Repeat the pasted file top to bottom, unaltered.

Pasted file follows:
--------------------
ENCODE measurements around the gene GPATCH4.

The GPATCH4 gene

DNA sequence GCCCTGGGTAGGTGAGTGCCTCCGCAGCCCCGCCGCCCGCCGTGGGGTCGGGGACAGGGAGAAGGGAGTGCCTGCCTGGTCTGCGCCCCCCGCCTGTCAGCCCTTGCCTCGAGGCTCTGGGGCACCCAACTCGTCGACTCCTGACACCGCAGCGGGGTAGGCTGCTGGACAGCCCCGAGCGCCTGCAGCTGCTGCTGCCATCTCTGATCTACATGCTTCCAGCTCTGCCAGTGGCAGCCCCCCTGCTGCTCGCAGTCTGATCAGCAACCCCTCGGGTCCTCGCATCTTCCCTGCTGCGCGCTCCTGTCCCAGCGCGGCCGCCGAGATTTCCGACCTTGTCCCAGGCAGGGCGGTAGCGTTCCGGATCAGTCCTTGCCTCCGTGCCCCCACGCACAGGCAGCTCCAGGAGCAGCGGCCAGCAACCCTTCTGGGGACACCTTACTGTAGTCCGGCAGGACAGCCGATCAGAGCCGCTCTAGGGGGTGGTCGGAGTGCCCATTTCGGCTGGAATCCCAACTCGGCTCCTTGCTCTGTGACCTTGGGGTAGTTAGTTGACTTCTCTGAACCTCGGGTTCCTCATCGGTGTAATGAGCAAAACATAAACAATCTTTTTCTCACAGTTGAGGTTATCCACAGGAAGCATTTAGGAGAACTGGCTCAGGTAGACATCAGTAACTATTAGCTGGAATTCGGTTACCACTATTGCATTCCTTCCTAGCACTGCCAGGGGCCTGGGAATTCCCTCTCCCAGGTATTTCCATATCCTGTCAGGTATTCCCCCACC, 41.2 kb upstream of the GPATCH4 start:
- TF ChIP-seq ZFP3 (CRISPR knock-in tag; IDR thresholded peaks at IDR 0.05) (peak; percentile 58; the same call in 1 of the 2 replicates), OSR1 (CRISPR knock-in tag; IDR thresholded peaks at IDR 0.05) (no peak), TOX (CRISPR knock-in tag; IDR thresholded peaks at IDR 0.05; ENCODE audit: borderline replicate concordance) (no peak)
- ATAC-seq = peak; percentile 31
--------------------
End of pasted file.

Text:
ENCODE measurements around the gene GPATCH4.

The GPATCH4 gene

DNA sequence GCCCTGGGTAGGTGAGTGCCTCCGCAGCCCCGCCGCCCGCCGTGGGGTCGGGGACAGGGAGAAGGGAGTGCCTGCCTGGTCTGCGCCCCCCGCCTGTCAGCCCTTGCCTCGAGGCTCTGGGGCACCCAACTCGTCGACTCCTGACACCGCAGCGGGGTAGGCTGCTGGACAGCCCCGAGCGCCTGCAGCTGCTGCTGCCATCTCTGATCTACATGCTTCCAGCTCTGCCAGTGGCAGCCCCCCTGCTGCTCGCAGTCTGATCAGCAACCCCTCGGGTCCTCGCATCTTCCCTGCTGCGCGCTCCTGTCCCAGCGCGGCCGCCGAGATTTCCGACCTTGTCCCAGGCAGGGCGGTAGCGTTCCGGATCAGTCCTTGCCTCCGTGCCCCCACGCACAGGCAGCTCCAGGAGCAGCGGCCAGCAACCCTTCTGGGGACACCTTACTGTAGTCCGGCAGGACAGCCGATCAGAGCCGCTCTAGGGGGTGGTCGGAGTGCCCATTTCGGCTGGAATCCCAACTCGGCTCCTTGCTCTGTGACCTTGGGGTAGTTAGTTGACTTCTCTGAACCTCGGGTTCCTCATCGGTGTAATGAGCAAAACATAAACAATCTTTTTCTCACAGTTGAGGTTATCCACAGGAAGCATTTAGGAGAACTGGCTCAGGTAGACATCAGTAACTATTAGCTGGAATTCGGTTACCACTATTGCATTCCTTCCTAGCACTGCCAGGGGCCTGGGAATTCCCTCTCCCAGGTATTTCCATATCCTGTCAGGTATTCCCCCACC, 41.2 kb upstream of the GPATCH4 start:
- TF ChIP-seq ZFP3 (CRISPR knock-in tag; IDR thresholded peaks at IDR 0.05) (peak; percentile 58; the same call in 1 of the 2 replicates), OSR1 (CRISPR knock-in tag; IDR thresholded peaks at IDR 0.05) (no peak), TOX (CRISPR knock-in tag; IDR thresholded peaks at IDR 0.05; ENCODE audit: borderline replicate concordance) (no peak)
- ATAC-seq = peak; percentile 31